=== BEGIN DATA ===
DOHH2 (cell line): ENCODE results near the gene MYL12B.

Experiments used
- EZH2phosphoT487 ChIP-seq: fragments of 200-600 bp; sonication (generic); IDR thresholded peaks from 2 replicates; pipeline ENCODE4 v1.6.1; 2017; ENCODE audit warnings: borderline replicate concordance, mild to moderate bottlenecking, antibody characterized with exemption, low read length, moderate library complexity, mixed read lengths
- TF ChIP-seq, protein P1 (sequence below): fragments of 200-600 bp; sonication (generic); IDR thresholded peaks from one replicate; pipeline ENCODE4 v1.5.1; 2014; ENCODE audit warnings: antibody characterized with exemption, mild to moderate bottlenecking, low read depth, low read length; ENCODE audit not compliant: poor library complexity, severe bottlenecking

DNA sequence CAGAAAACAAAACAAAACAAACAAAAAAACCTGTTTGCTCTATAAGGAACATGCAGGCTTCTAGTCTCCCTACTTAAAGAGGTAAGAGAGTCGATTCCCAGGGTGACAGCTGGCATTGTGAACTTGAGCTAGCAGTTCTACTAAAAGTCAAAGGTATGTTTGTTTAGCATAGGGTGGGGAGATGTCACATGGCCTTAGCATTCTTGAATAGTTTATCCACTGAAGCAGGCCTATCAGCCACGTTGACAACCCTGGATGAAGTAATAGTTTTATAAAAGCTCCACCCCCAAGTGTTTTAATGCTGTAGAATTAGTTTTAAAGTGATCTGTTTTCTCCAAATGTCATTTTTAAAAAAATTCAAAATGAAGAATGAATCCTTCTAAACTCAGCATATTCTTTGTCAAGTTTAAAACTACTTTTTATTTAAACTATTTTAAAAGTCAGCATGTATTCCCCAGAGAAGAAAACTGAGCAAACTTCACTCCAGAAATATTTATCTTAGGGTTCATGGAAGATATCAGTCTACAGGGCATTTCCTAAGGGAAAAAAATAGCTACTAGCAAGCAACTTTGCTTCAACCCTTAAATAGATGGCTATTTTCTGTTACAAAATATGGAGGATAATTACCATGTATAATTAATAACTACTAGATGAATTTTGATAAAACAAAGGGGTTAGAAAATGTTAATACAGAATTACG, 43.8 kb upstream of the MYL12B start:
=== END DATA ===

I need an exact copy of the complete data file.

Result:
DOHH2 (cell line): ENCODE results near the gene MYL12B.

Experiments used
- EZH2phosphoT487 ChIP-seq: fragments of 200-600 bp; sonication (generic); IDR thresholded peaks from 2 replicates; pipeline ENCODE4 v1.6.1; 2017; ENCODE audit warnings: borderline replicate concordance, mild to moderate bottlenecking, antibody characterized with exemption, low read length, moderate library complexity, mixed read lengths
- TF ChIP-seq, protein P1 (sequence below): fragments of 200-600 bp; sonication (generic); IDR thresholded peaks from one replicate; pipeline ENCODE4 v1.5.1; 2014; ENCODE audit warnings: antibody characterized with exemption, mild to moderate bottlenecking, low read depth, low read length; ENCODE audit not compliant: poor library complexity, severe bottlenecking

DNA sequence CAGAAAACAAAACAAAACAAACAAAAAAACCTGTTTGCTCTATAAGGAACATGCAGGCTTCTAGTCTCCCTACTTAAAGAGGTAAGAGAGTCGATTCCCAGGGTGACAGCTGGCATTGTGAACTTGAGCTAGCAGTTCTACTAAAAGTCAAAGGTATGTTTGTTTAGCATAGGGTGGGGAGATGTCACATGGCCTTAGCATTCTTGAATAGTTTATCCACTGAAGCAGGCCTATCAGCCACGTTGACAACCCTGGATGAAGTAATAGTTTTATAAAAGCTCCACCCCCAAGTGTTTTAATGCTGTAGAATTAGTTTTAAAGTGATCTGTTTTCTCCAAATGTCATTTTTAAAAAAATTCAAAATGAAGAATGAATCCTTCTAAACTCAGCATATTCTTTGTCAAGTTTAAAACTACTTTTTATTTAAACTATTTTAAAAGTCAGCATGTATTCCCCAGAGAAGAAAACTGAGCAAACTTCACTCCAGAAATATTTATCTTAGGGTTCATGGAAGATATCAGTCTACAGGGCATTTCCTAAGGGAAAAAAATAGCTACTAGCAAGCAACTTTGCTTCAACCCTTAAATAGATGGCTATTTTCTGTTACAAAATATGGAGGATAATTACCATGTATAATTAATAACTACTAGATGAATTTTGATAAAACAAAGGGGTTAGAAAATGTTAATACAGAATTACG, 43.8 kb upstream of the MYL12B start: